Congress was right in not limiting, by its reconstruction acts, the right of suffrage to whites; but wrong in the exclusion from suffrage of certain classes of citizens and all unable to take its prescribed retrospective oath, and wrong also in the establishment of despotic military governments for the States and in authorizing military commissions for the trial of civilians in time of peace. There should have been as little military government as possible; no military commissions; no classes excluded from suffrage; and no oath except one of faithful obedience and support to the Constitution and laws, and of sincere attachment to the constitutional Government of the United States.
For his defense of escaped slaves seized in Ohio under the Fugitive Slave Law of 1793, Chase was dubbed the Attorney General for Fugitive Slaves. His argument in the case of Jones v. Van Zandt on the constitutionality of fugitive slave laws before the U.S. Supreme Court attracted particular attention. In this and similar cases, the court ruled against him, and the judgment against John Van Zandt was upheld. Chase contended that slavery was local, not national, and that it could exist only by virtue of positive state law. He argued that the federal government was not empowered by the Constitution to create slavery anywhere and that when a slave leaves the jurisdiction of a state where slavery is legal, he ceases to be a slave; he continues to be a man and leaves behind the law that made him a slave.
Chase was born in Cornish, New Hampshire, on January 13, 1808, to Janette Ralston and Ithamar Chase, who died in 1817 when Salmon was nine years old. His paternal immigrant ancestor was Aquila Chase from Cornwall, England, a ship-master who settled in Newbury, Massachusetts about 1640, while his maternal grandparents Alexander Ralston and Janette Balloch were Scottish; originally from Falkirk. His mother was left with ten children and few resources, and so Salmon lived from 1820 to 1824 in Ohio with his uncle Bishop Philander Chase, a leading figure in the Protestant Episcopal Church in the West. U.S. Senator Dudley Chase of Vermont was another uncle.
He studied in the Common schools of Windsor, Vermont, and Worthington, Ohio, and at Cincinnati College before entering the junior class at Dartmouth College. He was a member of the Alpha Delta Phi Fraternity and Phi Beta Kappa, and graduated from Dartmouth with distinction in 1826. While at Dartmouth, he taught at the Royalton Academy in Royalton, Vermont. Chase then moved to the District of Columbia, where he opened a classical school while studying law under U.S. Attorney General william Wirt. He was admitted to the bar in 1829.
Chase moved to a country home near Loveland, Ohio, and practiced law in Cincinnati from 1830. He rose to prominence for his authoritative compilation of the state's statutes, which long remained the standard work on the topic.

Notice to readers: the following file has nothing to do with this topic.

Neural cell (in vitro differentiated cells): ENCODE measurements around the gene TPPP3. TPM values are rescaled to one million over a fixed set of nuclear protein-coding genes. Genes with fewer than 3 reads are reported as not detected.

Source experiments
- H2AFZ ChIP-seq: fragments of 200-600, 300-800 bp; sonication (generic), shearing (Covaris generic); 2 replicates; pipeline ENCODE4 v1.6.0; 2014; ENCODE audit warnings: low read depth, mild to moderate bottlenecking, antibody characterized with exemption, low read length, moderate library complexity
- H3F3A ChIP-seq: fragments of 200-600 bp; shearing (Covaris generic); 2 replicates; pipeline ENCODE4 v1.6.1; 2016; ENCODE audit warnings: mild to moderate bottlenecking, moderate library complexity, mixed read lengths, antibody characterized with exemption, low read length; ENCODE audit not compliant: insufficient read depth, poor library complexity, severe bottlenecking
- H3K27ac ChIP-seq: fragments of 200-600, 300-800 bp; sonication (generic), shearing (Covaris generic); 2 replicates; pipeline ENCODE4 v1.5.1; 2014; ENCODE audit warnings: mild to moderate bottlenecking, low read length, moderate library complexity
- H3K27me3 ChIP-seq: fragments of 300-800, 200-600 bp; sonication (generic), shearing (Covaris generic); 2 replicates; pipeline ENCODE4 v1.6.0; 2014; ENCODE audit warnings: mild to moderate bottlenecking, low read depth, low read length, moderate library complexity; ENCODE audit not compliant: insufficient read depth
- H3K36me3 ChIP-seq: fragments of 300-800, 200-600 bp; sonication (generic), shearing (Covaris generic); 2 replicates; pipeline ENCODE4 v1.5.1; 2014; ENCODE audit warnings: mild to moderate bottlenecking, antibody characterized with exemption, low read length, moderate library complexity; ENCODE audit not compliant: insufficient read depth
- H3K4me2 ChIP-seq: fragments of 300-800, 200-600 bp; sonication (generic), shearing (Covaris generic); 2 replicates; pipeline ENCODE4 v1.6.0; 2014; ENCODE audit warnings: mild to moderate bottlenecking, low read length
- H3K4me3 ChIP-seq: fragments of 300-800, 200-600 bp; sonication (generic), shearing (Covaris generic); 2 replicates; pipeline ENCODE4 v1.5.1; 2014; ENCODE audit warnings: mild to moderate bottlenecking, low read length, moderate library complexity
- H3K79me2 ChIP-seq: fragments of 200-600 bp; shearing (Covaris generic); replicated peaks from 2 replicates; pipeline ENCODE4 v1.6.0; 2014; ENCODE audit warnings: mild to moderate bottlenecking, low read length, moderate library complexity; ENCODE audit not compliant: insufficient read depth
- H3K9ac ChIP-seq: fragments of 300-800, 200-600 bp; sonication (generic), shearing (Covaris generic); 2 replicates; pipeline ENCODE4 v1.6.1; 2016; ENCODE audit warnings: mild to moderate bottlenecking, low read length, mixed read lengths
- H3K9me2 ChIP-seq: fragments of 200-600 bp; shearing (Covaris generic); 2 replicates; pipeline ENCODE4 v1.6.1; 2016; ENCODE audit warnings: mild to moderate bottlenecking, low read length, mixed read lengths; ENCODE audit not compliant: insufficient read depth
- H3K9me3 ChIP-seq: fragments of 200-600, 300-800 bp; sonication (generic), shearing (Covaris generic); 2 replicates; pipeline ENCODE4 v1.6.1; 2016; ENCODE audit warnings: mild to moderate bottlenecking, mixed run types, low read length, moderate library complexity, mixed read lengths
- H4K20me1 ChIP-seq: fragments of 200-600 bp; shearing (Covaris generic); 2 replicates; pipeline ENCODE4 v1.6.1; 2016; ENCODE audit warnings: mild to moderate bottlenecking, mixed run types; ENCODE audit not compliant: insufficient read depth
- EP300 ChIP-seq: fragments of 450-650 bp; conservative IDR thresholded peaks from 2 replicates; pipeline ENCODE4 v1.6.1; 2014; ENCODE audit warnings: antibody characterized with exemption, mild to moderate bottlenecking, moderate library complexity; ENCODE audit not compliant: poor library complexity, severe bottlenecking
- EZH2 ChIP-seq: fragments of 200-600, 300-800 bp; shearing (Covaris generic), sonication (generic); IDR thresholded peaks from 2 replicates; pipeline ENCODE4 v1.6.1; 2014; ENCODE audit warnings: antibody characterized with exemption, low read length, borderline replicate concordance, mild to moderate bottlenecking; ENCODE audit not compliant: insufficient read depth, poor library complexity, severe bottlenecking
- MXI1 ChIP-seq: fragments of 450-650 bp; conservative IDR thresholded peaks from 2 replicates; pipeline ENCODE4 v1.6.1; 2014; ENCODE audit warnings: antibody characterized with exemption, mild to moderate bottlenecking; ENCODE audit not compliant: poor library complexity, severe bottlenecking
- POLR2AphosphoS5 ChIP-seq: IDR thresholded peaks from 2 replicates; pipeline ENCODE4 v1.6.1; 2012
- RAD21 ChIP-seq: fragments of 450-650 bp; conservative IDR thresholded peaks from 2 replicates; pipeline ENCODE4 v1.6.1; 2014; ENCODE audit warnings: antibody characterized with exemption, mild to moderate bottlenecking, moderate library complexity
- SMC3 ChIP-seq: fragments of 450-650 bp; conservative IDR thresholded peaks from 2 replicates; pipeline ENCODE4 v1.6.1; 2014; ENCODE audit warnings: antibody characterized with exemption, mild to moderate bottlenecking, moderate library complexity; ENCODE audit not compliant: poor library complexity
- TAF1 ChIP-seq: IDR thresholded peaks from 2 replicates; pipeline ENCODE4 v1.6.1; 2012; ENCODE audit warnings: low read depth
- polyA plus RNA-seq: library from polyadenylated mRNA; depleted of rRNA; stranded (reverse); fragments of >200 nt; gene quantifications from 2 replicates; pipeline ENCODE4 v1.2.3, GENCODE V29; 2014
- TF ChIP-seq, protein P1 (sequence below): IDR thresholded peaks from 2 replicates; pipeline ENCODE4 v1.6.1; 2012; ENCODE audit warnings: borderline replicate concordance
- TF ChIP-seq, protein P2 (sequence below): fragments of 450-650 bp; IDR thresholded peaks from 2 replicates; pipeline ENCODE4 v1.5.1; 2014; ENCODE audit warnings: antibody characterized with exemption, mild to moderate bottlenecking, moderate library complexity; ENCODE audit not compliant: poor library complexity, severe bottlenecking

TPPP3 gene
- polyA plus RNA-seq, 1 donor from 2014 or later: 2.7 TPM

From the beginning, despite the risk to his livelihood, he defended runaway slaves and those tried for assisting them. He became particularly devoted to the abolition of slavery from the death of his first wife, Katherine Jane Garmiss, in 1835, shortly after their March 1834 wedding, an event which was a spiritual reawakening for him. He worked initially with the American Sunday School Union. At a time when public opinion in Cincinnati was dominated by Southern Business connections, Chase, influenced by local events, including the attack on the press of James G. Birney during the Cincinnati Riots of 1836, associated himself with the anti-slavery movement. Chase was also a member of the literary Semi-Colon Club; its members included Harriet Beecher Stowe and Calvin Stowe. Chase became the leader of the political reformers, as opposed to the Garrisonian abolitionist movement.
Elected as a Whig to the Cincinnati City Council in 1840, Chase left that party the next year. For seven years he was the leader of the Liberty Party in Ohio. He helped balance its idealism with his pragmatic approach and political thought. He was skillful in drafting platforms and addresses, and he prepared the national Liberty platform of 1843 and the Liberty address of 1845. Building the Liberty Party was slow going. By 1848 Chase was leader in the effort to combine the Liberty Party with the Barnburners or Van Buren Democrats of New York to form the Free Soil Party.
Born in Cornish, New Hampshire, Chase studied law under Attorney General william Wirt before establishing a legal practice in Cincinnati. He became an anti-slavery Activist and frequently defended fugitive slaves in court. Chase left the Whig Party in 1841 to become the leader of Ohio's Liberty Party. In 1848, he helped establish the Free Soil Party and recruited former President Martin Van Buren to serve as the party's presidential nominee. Chase won election to the Senate the following year, and he opposed the Compromise of 1850 and the Kansas–Nebraska Act. In the aftermath of the Kansas–Nebraska Act, Chase helped establish the Republican Party, which opposed the extension of slavery into the territories. After leaving the Senate, Chase served as the Governor of Ohio from 1856 to 1860.